Monday, May 3, 2010

for my dad

Sometimes, Dad, I still
want you to carry me
on your shoulders,
running like you did
when I was four.
Days like today, on
on which I feel
smaller than my five feet,
eleven inches. Your massive
frame bore my littleness.
I remember
after a tough day at
kindergarten I looked for
your rough-hewn stubble,
knew the warm feel against
my childish cheeks as
well as I knew the silence
of our woods -
knew our wrestling on the floor
of our little red cabin,
knew it was all I'd wanted
or even needed then.
I remember finding my voice,
high-pitched toward
the rafters, falling
to your chest.

(Sometimes I think of Mr. Gates
driving by in his truck,
the way I pretended
to chase him. We'd scowl
at each other seriously,
and I'd hide between your knees.)

Now I wrestle with myself:
my bag full of anthologies,
text books, collections of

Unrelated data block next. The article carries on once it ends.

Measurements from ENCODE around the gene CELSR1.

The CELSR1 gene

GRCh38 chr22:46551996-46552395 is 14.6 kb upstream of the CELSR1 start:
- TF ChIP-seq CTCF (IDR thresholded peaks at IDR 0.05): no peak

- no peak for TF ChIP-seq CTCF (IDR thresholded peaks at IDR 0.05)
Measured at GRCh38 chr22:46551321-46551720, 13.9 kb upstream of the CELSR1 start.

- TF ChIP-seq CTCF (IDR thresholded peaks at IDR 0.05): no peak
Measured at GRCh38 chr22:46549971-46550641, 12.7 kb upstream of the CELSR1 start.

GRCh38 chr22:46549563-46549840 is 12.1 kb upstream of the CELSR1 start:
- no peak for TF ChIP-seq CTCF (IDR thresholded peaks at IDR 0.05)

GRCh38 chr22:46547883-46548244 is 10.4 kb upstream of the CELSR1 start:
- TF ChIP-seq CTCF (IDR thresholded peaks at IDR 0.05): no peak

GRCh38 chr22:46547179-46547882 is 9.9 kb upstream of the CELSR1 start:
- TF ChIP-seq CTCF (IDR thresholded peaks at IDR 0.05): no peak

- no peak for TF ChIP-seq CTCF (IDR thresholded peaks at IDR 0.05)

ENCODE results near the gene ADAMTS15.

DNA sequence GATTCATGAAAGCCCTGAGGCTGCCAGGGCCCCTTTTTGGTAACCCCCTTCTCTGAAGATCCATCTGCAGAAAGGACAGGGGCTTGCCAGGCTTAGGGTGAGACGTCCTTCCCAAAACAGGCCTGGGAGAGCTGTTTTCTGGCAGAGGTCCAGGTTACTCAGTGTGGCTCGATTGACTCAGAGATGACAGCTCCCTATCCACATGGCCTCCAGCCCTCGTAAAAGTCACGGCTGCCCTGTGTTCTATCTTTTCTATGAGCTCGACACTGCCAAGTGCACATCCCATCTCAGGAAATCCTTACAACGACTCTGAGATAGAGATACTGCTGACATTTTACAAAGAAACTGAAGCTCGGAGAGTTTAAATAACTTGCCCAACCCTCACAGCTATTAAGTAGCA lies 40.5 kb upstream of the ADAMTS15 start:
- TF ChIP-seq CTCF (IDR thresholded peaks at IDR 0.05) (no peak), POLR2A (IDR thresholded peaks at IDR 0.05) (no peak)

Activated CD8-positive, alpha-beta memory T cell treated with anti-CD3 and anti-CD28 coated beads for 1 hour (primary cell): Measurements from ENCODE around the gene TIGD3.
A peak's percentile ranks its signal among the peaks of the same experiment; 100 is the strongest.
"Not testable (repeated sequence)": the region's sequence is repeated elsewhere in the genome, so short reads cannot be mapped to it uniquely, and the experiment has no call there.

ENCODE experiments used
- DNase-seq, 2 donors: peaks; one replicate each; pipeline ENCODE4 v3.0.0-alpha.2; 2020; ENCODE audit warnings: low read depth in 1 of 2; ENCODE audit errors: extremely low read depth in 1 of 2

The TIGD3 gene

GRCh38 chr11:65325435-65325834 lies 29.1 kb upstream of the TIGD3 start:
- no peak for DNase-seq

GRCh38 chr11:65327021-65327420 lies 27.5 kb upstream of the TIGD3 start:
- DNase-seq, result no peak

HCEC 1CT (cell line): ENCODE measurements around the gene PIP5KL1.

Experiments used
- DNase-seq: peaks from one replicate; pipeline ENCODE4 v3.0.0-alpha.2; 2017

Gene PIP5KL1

death notes. My voice
wavers now, sometimes,
when I don't know
how to be a man.
It wavered
then, when you tossed me like
so many potatoes in a knapsack,
crashing into your shoulders,
but I knew your warmth then.
We fished by the pond
in golden light.

Now flooded with memory,
I wish I could bury myself under
the sun that has set on
my childhood, in the days
when you tossed me,
caught me, carried me.
How if, for a moment more
I could ask you
how to tie a fishing line,
how to throw a baseball,
how to pray,
how to love my grandfather dying and raging,
how to love a woman;
how to listen with the
unwavering
ears of a child. I'd be there
in our yard in a second,
running toward you.

3 comments:

  1. this is beautiful. i love it. and you.

    ReplyDelete
  2. The length is gorgeous. The parenthetical put me in the location I see you making. So did the list. I love the list.

    ReplyDelete